March 21, 2005

The Twilight Zone

The final vote in the House was 203 yeah and 58 nay.  The familiar saying that hard cases make bad law may be true in Terri's case. 

While I am pleased that the President has signed the emergency legislation that allows a federal court to review Terri's case,  I don't think that an extraordinary appeal to Congress is the way to handle such cases. 

I  hope that this Congress seriously debates and considers how to provide the incapacitated with rights that insure the same due process if they have left no written directives that we accord convicted criminals.    "The facts of this case suggest that existing safeguards are dangerously inadequate" the editors of the National Review write. Democrat Michael Totten writes To Save or Not to Save and questions what the White House will do about people who are taken off life support because their families have run out of money.

I hope every adult appoints a health care proxy first, or at minimum, leaves advance medical directives.
There is no excuse for a competent adult American to leave their families clueless as to what to do.

Because absent a health care proxy, absent a living will, we have entered the twilight zone.

The debate on the right to live,  the right to die and the right to euthanize has begun. 

Whatever your opinion is on the Terri Schiavo case, there is no debate that the issue touches all of us.

No doubt we can keep bodies alive almost forever.  With oodles of money, Sunny von Bulow is still alive after 20 years in a coma.  While the battle for Terri raged on, a baby born with a fatal defect died after the removal of life support against the mother's wishes.  Does Spiro Nikolouzos meet the criteria for brain dead?  If his family can not find an institution who will take him, his life support will be cut off in 10 days.  In both cases, the hospitals were concerned about the rising costs of what they considered futile care.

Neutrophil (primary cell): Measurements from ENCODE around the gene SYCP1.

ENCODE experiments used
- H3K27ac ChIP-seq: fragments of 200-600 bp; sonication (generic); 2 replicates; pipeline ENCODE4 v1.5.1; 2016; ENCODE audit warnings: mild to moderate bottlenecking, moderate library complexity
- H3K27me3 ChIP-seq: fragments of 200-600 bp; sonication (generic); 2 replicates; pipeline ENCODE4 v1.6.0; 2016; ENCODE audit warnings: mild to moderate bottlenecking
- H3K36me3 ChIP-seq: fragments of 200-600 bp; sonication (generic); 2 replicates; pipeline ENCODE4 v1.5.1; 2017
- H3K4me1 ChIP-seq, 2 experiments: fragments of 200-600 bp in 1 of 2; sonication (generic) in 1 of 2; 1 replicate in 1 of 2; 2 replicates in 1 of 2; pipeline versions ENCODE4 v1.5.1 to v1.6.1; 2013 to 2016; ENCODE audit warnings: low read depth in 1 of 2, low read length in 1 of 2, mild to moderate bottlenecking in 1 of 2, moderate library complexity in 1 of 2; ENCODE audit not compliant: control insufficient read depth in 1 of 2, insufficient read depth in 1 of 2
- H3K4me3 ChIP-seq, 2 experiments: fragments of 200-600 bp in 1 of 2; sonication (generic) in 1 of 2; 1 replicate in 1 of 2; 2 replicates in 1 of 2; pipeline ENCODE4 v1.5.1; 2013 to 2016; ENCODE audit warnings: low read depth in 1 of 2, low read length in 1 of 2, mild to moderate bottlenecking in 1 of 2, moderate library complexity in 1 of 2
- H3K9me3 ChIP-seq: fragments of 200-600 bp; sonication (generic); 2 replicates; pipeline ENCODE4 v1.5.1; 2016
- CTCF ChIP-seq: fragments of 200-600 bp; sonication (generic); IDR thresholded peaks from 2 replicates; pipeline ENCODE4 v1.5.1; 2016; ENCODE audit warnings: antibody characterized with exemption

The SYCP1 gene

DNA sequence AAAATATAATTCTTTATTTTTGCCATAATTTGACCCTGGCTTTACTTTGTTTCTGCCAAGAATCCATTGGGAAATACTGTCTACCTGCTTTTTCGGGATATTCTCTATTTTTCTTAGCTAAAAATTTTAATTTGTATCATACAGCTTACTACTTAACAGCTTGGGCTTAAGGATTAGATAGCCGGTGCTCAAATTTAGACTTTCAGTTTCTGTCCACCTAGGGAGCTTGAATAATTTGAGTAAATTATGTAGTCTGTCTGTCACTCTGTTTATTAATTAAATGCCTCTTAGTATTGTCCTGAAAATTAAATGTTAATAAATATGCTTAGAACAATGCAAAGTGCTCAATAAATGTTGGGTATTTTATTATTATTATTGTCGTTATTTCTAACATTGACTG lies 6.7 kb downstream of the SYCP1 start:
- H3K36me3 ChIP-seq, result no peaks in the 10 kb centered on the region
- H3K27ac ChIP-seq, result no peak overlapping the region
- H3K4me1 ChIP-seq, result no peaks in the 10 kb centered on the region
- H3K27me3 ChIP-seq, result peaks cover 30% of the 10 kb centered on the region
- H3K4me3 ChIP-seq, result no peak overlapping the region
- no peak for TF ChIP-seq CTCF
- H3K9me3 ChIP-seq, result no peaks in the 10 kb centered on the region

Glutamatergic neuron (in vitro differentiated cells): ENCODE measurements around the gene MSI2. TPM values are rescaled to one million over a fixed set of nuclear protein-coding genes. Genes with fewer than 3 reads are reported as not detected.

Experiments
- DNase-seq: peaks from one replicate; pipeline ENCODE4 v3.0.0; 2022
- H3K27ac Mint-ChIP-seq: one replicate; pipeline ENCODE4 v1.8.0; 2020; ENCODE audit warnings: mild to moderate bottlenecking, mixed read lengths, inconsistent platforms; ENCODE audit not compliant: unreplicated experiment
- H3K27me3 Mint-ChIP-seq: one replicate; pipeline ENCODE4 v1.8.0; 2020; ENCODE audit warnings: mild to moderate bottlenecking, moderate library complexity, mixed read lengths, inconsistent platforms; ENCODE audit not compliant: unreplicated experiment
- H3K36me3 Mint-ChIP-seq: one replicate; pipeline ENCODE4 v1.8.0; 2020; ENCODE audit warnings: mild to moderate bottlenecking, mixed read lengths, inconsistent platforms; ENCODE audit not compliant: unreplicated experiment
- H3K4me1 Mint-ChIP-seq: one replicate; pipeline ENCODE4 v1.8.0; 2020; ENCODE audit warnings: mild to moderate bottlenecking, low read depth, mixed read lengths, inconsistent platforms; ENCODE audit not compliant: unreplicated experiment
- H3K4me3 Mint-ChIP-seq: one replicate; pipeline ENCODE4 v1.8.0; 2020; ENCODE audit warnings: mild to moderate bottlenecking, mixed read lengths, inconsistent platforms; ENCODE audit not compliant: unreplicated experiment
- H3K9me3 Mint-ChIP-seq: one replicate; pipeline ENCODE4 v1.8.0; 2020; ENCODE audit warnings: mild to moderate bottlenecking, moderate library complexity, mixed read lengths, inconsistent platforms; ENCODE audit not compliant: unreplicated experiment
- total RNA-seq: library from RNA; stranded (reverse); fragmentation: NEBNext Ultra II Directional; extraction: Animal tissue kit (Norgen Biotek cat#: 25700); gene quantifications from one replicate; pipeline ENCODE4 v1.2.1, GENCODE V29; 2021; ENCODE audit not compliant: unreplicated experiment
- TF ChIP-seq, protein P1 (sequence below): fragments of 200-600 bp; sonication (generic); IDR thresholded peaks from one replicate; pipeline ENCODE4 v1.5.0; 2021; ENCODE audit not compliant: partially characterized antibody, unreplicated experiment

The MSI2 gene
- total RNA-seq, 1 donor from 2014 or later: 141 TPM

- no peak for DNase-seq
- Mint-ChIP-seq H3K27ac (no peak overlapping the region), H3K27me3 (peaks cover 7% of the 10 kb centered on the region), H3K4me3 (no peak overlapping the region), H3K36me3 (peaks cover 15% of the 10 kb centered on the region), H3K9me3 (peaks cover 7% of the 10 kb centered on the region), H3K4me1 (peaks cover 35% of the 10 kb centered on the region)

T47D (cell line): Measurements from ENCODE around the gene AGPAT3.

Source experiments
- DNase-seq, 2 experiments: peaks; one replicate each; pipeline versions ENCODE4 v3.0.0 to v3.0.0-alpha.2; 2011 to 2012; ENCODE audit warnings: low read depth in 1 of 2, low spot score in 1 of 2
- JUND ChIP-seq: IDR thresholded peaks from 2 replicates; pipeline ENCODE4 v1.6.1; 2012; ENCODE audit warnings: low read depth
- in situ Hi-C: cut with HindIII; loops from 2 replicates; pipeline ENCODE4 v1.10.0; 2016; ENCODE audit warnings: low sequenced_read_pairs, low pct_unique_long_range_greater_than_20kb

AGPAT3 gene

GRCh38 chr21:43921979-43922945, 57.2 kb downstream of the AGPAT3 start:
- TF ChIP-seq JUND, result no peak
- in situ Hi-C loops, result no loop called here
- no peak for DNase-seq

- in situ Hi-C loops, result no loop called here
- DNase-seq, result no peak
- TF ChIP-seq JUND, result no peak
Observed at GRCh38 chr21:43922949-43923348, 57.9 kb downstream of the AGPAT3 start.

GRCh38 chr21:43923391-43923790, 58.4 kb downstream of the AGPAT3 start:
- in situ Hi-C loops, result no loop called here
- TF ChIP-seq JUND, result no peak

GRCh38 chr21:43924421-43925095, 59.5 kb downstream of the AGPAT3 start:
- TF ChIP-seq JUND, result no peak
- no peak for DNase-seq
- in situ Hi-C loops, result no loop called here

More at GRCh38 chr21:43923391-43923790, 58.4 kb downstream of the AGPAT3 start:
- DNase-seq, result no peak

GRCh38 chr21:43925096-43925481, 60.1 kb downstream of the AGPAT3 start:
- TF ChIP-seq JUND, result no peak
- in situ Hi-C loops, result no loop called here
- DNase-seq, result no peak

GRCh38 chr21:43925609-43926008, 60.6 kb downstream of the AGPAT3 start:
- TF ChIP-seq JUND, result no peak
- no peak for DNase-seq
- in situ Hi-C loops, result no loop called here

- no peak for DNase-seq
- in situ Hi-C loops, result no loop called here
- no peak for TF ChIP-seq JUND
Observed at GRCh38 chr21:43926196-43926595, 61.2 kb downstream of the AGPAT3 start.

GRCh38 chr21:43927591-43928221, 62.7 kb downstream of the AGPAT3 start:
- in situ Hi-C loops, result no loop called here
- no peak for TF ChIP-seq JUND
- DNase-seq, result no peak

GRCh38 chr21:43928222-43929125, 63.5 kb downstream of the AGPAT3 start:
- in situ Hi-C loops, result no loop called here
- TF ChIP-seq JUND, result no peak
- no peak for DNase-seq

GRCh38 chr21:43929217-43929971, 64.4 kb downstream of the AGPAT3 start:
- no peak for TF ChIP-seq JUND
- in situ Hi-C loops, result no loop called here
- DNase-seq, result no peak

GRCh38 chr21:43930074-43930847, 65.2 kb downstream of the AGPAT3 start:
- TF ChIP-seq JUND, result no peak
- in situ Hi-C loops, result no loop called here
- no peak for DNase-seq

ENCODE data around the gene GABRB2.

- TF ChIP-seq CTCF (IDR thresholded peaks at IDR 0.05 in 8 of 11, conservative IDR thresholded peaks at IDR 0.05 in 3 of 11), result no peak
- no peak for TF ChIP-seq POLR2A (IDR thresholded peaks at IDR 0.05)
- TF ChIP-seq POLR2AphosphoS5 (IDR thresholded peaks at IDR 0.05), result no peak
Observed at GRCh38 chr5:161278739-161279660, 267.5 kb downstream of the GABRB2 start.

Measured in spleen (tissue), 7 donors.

We're hearing about the rising costs of supporting aging boomers in their retirement.  What about the costs of keeping boomers alive through tax-supported Medicare?    The costs of end of life care can be extraordinary, a fact which prompted former Colorado Governor Richard Lamm to say in 1984 that "we have a duty to die" and get out of the way of younger generations.  He was often misquoted as saying the elderly have a duty to die. 

"I am fairly sure that the young generation and the baby boomers are going to demand more control over life and death," said Lamm. "I think they're going to demand physician-assisted suicide. We have some of these ethical issues that lie in our future, and we just have no idea of how tough they're going to be."

I don't have all the answers.    I do have some sense of how tough these issues are and will increasingly be.  I am concerned about the rights of the disabled and incapacitated.  I  think a lethal injection or increasing doses of morphine is far more humane than starving people to death.
I hope people think of the costs of futile care.  I  hope people think of themselves as part of a great continuum and face the prospect of death bravely.    I hope that people will decide for themselves and spare their families.

UPDATE: These women are yeoman -  doing the research and finding the facts and not just spouting opinions.  See What Bush Did in Texas by the Anchoress and Katherine Lopez at the Corner

Posted by Jill Fallon at March 21, 2005 6:45 PM | Permalink